Let's see, where's that Word document, PDF, spreadsheet or PowerPoint preso? Did you leave it on Google Drive? Save it to DropBox? Maybe it's somewhere on your computer or iPad?
The proliferation of cloud services and mobile devices gives you lots of options for storing and sharing documents, but keeping track of them can be difficult. For iPad users, DocSync offers a remedy: An app that lets you browse, search for and organize files in popular business formats regardless of whether they are on your computer, the iPad, or a couple of leading cloud services. But what you can do with the files is somewhat limited.
I tried out version 1.2, which supports DropBox and Google Docs. You simply set up a DocSync account and authorize the app to access your DropBox and Google Docs account to get going. To also view documents on a Mac or PC, you must first download and install the DocSync VM software, specify the document folder you'll want to access remotely, and log in using the credentials you created on the iPad. By default, the software will run in the background, and you'll be able to access documents as long as the computer is online. DocSync VM also tracks your document upload history.
Prezi is having the biggest impact on business presentation tools since Microsoft’s PowerPoint took us from transparencies to computer monitors. The three-year-old company made a splash in 2009 with its Prezi software, and now the company has introduced a new version of its cloud-based software that has an even cooler feature set.
Prezi’s original claim to fame was the way in which it allowed a presenter to pan and zoom around a contiguous presentation, versus the serial one-slide-at-a-time productions that conventional programs such a PowerPoint allow. The latest version of Prezi adds two new features: 3D backgrounds and fade-in animations.
When you use a 3D background for your presentation, Prezi creates a parallax motion for the image. Now when you pan around and zoom into the presentation, the background image adjusts accordingly, as though your text and other presentation elements were floating inside the background. With fade-in animations, you can reveal elements in your presentation slowly by having them fade into the frame, instead of showing the frame with all the elements already in it.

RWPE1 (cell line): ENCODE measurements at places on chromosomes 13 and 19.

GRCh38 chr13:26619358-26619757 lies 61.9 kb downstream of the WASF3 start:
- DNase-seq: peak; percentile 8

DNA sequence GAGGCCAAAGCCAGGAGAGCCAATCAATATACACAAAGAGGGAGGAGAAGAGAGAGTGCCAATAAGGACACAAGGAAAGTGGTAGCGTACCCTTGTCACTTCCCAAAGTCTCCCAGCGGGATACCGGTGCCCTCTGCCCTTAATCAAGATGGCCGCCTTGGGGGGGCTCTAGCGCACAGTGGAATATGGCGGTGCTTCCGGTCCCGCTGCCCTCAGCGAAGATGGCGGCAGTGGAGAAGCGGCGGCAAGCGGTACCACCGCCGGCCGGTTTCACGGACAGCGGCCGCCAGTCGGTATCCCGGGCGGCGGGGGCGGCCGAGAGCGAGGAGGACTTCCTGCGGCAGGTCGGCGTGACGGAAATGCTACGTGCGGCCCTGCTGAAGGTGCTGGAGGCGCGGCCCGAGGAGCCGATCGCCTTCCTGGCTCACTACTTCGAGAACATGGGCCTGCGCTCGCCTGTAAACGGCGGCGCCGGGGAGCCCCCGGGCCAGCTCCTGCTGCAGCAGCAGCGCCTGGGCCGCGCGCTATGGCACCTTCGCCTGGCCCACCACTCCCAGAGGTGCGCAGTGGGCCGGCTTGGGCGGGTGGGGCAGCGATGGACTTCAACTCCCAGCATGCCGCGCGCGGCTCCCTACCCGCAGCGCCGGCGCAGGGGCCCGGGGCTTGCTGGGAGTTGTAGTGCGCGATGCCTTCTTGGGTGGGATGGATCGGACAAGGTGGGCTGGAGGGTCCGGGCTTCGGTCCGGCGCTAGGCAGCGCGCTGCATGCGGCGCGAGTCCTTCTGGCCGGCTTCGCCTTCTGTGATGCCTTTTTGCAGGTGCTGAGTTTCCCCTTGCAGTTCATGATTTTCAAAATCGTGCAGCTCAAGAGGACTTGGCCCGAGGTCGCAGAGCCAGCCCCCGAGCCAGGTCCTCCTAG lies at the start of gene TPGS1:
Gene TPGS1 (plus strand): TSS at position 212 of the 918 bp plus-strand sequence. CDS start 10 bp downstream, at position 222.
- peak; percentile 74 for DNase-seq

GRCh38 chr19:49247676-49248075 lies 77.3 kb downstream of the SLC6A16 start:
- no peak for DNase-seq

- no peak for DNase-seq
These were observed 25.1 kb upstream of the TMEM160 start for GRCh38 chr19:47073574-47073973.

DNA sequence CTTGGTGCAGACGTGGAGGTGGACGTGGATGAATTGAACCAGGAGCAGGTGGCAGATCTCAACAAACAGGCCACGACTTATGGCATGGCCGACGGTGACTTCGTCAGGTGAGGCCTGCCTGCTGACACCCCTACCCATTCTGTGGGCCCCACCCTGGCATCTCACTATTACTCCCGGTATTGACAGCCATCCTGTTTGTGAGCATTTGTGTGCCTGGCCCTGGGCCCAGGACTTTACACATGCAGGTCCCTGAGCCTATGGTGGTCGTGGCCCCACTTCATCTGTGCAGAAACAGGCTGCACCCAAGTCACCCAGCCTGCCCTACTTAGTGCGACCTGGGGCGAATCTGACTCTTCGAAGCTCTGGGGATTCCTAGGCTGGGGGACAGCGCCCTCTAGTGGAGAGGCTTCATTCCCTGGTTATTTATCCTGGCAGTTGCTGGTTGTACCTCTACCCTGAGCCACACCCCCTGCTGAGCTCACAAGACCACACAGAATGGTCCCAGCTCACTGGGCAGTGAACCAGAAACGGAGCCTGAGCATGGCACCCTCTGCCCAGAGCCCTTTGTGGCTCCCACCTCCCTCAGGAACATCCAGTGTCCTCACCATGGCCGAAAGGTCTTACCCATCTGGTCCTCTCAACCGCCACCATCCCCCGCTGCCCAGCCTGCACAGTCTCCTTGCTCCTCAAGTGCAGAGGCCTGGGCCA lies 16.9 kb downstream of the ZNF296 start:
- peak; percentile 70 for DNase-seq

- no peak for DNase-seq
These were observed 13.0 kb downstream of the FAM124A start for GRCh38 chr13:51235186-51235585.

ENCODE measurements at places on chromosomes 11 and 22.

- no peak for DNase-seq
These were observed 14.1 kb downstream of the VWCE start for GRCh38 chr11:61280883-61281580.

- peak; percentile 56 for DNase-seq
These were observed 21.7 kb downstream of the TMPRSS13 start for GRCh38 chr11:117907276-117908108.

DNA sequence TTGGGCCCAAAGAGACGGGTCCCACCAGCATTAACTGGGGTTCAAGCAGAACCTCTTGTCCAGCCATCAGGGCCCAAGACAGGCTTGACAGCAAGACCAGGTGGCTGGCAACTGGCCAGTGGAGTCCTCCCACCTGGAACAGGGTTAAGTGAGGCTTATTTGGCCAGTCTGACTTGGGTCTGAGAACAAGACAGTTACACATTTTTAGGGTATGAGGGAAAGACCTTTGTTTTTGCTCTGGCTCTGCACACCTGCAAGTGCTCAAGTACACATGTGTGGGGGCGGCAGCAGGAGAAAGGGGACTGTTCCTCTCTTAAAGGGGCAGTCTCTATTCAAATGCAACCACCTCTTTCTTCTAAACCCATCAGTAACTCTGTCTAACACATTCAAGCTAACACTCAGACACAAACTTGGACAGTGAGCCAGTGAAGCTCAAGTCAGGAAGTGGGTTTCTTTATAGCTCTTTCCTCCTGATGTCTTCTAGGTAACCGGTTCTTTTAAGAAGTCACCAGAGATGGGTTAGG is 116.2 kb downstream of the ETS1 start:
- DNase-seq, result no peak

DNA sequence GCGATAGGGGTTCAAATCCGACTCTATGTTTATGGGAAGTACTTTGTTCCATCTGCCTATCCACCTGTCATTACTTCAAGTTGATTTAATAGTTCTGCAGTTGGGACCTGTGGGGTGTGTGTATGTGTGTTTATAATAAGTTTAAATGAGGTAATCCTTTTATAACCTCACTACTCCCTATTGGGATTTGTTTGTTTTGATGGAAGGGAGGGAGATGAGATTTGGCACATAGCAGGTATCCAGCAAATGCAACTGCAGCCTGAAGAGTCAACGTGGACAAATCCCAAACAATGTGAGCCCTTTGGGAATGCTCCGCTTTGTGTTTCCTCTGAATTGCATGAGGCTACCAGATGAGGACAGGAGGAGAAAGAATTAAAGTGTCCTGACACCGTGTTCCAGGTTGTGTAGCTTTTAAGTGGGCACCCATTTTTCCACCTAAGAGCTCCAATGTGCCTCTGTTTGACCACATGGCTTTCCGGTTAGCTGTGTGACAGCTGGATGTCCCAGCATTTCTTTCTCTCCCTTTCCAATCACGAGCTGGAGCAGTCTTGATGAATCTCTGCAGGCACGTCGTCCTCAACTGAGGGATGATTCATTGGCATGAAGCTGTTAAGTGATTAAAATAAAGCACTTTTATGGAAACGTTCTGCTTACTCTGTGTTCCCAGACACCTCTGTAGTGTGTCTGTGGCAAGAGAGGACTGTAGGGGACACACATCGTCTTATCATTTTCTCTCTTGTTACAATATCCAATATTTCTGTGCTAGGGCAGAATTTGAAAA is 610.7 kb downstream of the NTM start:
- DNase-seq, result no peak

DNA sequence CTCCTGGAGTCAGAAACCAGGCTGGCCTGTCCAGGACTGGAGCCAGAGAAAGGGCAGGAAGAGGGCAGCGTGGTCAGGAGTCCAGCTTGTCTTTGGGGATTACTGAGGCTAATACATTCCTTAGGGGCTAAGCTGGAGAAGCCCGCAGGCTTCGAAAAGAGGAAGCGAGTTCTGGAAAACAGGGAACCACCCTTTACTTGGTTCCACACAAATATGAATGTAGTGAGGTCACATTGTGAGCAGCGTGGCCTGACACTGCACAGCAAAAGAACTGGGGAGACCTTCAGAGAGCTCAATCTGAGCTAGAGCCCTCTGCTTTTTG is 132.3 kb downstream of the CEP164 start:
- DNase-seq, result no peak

Six weeks to the day after the release of Firefox 13, Mozilla on Tuesday unleashed the next iteration of its popular browser.
Rather than Firefox 14, however, it's actually Firefox 14.0.1 that was released yesterday--named that way apparently to avoid the confusion that might otherwise arise from the fact that Firefox 14 for Android was launched a few weeks ago.
So, on Tuesday version 14.0.1 of both Firefox and Firefox for Android was released, synchronizing once again the two versions of the open source browser.
In the upcoming months, however, that's likely to increase even faster thanks to the browser's official arrival on Android and iOS.
Not only did Google roll out the first stable version its popular browser for the Android mobile platform this week--taking it out of beta at last--but on Thursday it unveiled a version for the iPhone and iPad as well.
Mozilla on Tuesday rolled out a brand-new version of its popular Firefox browser for Android that's designed to deliver faster performance, a fresh new look, and Flash support, among many new features.
“The new Firefox for Android is a snappy and dynamic upgrade to mobile browsing that makes it faster and easier to get where you want to go on the Web,” reads the official announcement on the Mozilla Blog.
Designed for smartphones running Android 2.2 or later, the new Firefox 14 for Android is now available in the Google Play Market as a free download.
Mozilla announced in April that it planned to unify the look of its Firefox browser across desktop and mobile platforms, and on Monday a developer working on the project posted an early preview of the resulting new “Australis” interface.
While Firefox developer Madhava Enros posted some mockups of the new look when the original announcement was first made in the spring, this week Mozilla Software Engineer Jared Wein took those images a step further with a close-up look at the Australis tabs currently being added to the Windows version of the open source browser.
Apple's iPad may still be considered the king of tablets in many quarters, but new research data casts a shadow of doubt over how long that will continue.
In fact, a full 44 percent of first-time tablet buyers in business and IT plan to purchase an Android device in the upcoming 12 months, compared with just 27 percent planning to go with an iPad, according to a new study from IDG Connect (IDG Connect is part of IDG, which owns PCWorld.com).
"The rise in tablet usage and increasing prevalence of BYOD is set to have a fundamental impact on IT and business over the next few years,” said Kathryn Cave, editor at IDG Connect, in a press release announcing the results. “These findings signify changes in work mobile consumption and market leadership in the tablet arena.”